I must say that, perhaps unlike many British churches, our home churches of Mickfield Evangelical Church and Blakenham Baptist Church know how to mix fellowship and food. But here in Malawi food, fellowship and hospitality is a fine art. The Christians here are hospitable until it hurts!
For example, last week I (Myles) visited a small church in the middle of nowhere and after interviews and presentations I was ready to jump back in my car for the long rough dirt track journey home. No way. My friend and I were ushered into a local house, invited to sit in the only chairs at the only table, and provided with bottled ‘soda’ and biscuits. For my western audience that may not sound much but in a small subsistance-farming Malawi community that is a significant outlay of cash and a long round trip for someone on a bicycle to the nearest shop.
Or there was the impromptu visit to a Malawi friend’s parent’s house where I was greeted with such warm and genuine care, and honoured with the gift of a live chicken, legs bound and stuck in a bag in the boot; a real costly gift in a country where for some a chicken meal is a Christmas treat.
Or there was my moving visit with a pastor living far along a dirt road, deep in the bush; a humble and meek man who exuded a sense of the Holy Spirit’s presence. During our long discussions he unselfconsciously explained how he had been unequivocaly called to follow God wherever he sent him as pastor, how he had joyfully given up the secondary school teacher job and all the status that brought in this culture, for a role where sometimes he would receive no pay for months on end.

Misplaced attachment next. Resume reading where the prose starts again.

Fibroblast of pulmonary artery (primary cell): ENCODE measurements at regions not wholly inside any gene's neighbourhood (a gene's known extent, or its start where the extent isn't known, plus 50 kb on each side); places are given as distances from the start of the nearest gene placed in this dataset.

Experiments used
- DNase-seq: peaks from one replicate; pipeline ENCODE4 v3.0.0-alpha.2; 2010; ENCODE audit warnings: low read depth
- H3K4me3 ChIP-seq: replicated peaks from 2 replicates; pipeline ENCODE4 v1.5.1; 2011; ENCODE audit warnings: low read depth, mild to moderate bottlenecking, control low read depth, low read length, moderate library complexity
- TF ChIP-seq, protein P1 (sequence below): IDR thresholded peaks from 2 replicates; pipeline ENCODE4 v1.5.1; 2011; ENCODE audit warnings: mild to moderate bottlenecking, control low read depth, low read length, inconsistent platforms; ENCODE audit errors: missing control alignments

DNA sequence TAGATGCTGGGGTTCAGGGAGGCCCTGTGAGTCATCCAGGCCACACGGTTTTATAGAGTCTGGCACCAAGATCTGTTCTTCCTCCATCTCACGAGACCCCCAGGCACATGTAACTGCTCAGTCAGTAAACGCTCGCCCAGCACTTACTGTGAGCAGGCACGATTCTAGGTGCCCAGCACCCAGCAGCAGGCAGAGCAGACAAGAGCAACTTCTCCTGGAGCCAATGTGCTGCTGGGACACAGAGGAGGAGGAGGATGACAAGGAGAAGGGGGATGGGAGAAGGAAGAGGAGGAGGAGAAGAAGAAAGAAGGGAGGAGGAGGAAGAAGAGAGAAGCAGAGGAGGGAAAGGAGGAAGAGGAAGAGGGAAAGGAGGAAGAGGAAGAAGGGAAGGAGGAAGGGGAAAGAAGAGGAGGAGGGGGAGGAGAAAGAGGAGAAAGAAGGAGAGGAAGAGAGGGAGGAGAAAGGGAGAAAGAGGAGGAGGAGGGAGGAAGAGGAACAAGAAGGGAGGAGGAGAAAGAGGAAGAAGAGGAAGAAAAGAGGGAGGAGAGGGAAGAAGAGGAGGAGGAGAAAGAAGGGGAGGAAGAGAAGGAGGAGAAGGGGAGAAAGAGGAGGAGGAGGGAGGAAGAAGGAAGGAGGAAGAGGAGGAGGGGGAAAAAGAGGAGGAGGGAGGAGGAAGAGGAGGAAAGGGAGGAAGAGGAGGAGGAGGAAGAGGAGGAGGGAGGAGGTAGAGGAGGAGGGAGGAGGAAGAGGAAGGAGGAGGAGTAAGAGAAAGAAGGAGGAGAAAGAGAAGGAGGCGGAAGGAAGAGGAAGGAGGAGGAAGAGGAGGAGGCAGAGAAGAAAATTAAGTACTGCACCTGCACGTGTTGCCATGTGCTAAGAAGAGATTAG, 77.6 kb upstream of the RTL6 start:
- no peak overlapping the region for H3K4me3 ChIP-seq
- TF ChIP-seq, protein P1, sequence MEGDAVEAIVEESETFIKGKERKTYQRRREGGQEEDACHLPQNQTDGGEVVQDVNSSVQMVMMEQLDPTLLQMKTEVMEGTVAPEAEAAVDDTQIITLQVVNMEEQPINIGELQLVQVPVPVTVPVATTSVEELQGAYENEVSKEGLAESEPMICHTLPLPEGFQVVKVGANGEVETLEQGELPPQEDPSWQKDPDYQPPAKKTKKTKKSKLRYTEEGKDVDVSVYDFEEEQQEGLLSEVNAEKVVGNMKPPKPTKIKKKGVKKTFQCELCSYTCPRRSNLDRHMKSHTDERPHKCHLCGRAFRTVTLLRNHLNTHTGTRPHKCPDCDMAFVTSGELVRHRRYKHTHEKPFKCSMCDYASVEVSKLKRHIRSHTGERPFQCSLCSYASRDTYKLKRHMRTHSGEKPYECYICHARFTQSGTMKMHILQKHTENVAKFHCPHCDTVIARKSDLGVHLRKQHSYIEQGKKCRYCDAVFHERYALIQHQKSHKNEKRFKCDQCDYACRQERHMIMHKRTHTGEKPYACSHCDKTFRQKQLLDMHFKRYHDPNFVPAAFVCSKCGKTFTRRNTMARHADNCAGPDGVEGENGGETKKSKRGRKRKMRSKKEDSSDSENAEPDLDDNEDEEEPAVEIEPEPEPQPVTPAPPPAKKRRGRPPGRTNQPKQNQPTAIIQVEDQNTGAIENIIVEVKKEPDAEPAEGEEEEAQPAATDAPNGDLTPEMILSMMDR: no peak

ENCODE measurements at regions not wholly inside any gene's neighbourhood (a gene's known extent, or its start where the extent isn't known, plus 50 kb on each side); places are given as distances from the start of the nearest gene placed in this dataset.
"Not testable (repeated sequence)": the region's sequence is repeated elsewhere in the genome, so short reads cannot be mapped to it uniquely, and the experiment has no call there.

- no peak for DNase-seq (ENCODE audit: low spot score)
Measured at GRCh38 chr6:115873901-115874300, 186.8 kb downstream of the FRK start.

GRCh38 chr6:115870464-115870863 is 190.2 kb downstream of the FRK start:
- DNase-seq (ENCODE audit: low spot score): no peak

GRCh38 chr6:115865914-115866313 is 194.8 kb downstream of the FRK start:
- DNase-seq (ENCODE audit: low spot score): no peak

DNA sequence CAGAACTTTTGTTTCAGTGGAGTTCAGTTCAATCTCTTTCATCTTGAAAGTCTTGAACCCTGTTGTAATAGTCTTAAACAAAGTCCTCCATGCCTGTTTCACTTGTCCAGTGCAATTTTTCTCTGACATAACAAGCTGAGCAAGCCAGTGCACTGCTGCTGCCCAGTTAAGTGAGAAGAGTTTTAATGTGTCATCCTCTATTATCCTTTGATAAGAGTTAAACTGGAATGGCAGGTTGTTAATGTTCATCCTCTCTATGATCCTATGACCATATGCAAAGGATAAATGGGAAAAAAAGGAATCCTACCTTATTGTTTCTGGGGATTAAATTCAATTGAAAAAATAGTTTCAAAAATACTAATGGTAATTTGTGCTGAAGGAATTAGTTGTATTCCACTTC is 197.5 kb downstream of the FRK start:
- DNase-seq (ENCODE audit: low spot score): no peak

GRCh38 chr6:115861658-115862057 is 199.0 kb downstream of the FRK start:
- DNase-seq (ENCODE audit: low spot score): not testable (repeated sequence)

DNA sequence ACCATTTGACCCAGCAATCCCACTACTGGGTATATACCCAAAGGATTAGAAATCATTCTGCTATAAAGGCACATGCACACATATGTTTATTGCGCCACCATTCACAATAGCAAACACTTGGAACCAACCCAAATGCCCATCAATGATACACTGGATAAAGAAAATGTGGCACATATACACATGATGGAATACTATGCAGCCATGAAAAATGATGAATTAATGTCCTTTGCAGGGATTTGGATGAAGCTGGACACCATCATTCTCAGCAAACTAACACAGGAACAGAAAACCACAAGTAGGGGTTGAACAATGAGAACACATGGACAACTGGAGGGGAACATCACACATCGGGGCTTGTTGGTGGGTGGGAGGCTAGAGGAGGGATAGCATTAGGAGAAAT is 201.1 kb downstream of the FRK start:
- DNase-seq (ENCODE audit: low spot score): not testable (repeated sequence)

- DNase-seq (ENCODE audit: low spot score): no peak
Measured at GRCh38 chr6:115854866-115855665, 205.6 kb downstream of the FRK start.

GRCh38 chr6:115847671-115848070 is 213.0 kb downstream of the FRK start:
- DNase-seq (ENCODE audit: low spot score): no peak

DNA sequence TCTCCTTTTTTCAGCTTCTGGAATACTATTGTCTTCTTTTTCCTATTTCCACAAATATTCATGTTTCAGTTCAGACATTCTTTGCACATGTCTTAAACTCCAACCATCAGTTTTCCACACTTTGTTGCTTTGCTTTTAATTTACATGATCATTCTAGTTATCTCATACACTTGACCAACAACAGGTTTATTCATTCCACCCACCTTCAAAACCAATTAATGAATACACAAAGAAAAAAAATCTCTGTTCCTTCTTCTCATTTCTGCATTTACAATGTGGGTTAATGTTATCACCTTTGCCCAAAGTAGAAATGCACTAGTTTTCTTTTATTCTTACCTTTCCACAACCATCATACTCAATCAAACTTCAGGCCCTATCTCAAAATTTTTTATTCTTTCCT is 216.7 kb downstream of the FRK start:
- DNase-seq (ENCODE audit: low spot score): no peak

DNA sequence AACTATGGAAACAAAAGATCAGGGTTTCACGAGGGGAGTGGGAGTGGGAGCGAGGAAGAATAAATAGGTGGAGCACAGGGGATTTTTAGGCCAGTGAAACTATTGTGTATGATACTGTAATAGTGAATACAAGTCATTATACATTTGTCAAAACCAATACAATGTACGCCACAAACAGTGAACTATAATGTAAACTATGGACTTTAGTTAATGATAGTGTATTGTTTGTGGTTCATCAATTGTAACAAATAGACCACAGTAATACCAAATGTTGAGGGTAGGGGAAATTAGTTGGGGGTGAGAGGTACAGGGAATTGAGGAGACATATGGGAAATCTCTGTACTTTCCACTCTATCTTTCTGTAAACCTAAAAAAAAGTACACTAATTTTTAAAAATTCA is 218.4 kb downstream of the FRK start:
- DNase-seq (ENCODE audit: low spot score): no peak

And after our discussions he and his wife – a strong partner in their joint ministry – sacrificially provided my friend and I with a simple but delicious meal of fried chicken, nsima and greens in the most eloquent statement of hospitality.
Tim Chester is a gifted practcal theologian and in his blog titled Make a Meal of It he essentially sets out a practical theology for hospitality and eating! Never have I experienced the reality of that more than here in Malawi. Never have I understood quite so well the practical, tangible, centrality to our faith of the shared meal, the broken bread and shared cup!
Over the last few months, through my Malawi brothers and sisters God has taught me a lesson that is difficult for proud wealthy westerners to accept: how to humbly and thankfully receive generous gifts that are sacrificially given. But isn’t that just the lesson our proud human hearts need to embrace every time we experience the hospitality of the Lord’s Table, and embrace His sacrificial gift on the cross?